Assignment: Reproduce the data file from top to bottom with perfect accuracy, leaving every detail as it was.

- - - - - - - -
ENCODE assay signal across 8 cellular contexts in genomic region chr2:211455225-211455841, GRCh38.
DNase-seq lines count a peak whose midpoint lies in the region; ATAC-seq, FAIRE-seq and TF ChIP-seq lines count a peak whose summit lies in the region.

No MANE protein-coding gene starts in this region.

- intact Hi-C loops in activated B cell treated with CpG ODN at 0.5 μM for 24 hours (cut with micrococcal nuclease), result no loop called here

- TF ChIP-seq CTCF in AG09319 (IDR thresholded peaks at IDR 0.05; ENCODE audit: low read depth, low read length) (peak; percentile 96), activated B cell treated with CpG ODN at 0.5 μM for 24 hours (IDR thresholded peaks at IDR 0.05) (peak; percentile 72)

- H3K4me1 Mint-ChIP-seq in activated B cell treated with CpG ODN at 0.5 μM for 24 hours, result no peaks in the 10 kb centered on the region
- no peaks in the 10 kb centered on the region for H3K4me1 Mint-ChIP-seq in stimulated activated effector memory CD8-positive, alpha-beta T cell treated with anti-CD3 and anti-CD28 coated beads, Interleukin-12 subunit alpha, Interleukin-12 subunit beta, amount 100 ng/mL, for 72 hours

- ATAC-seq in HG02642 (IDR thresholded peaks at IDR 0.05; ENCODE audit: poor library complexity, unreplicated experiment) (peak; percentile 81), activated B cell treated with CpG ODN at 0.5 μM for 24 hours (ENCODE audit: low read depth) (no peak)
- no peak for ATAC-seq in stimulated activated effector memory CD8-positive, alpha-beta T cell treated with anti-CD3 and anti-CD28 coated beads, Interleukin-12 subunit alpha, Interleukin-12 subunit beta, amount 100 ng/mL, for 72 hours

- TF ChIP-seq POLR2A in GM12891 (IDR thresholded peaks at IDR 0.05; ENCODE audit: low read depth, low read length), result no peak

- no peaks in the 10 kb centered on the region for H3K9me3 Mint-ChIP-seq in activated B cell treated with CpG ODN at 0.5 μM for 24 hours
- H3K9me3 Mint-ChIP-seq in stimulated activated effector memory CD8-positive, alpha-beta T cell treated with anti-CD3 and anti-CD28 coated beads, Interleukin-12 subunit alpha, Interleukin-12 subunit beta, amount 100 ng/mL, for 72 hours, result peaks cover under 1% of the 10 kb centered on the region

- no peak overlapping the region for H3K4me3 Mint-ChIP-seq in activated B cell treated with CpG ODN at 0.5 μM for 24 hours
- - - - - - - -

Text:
ENCODE assay signal across 8 cellular contexts in genomic region chr2:211455225-211455841, GRCh38.
DNase-seq lines count a peak whose midpoint lies in the region; ATAC-seq, FAIRE-seq and TF ChIP-seq lines count a peak whose summit lies in the region.

No MANE protein-coding gene starts in this region.

- intact Hi-C loops in activated B cell treated with CpG ODN at 0.5 μM for 24 hours (cut with micrococcal nuclease), result no loop called here

- TF ChIP-seq CTCF in AG09319 (IDR thresholded peaks at IDR 0.05; ENCODE audit: low read depth, low read length) (peak; percentile 96), activated B cell treated with CpG ODN at 0.5 μM for 24 hours (IDR thresholded peaks at IDR 0.05) (peak; percentile 72)

- H3K4me1 Mint-ChIP-seq in activated B cell treated with CpG ODN at 0.5 μM for 24 hours, result no peaks in the 10 kb centered on the region
- no peaks in the 10 kb centered on the region for H3K4me1 Mint-ChIP-seq in stimulated activated effector memory CD8-positive, alpha-beta T cell treated with anti-CD3 and anti-CD28 coated beads, Interleukin-12 subunit alpha, Interleukin-12 subunit beta, amount 100 ng/mL, for 72 hours

- ATAC-seq in HG02642 (IDR thresholded peaks at IDR 0.05; ENCODE audit: poor library complexity, unreplicated experiment) (peak; percentile 81), activated B cell treated with CpG ODN at 0.5 μM for 24 hours (ENCODE audit: low read depth) (no peak)
- no peak for ATAC-seq in stimulated activated effector memory CD8-positive, alpha-beta T cell treated with anti-CD3 and anti-CD28 coated beads, Interleukin-12 subunit alpha, Interleukin-12 subunit beta, amount 100 ng/mL, for 72 hours

- TF ChIP-seq POLR2A in GM12891 (IDR thresholded peaks at IDR 0.05; ENCODE audit: low read depth, low read length), result no peak

- no peaks in the 10 kb centered on the region for H3K9me3 Mint-ChIP-seq in activated B cell treated with CpG ODN at 0.5 μM for 24 hours
- H3K9me3 Mint-ChIP-seq in stimulated activated effector memory CD8-positive, alpha-beta T cell treated with anti-CD3 and anti-CD28 coated beads, Interleukin-12 subunit alpha, Interleukin-12 subunit beta, amount 100 ng/mL, for 72 hours, result peaks cover under 1% of the 10 kb centered on the region

- no peak overlapping the region for H3K4me3 Mint-ChIP-seq in activated B cell treated with CpG ODN at 0.5 μM for 24 hours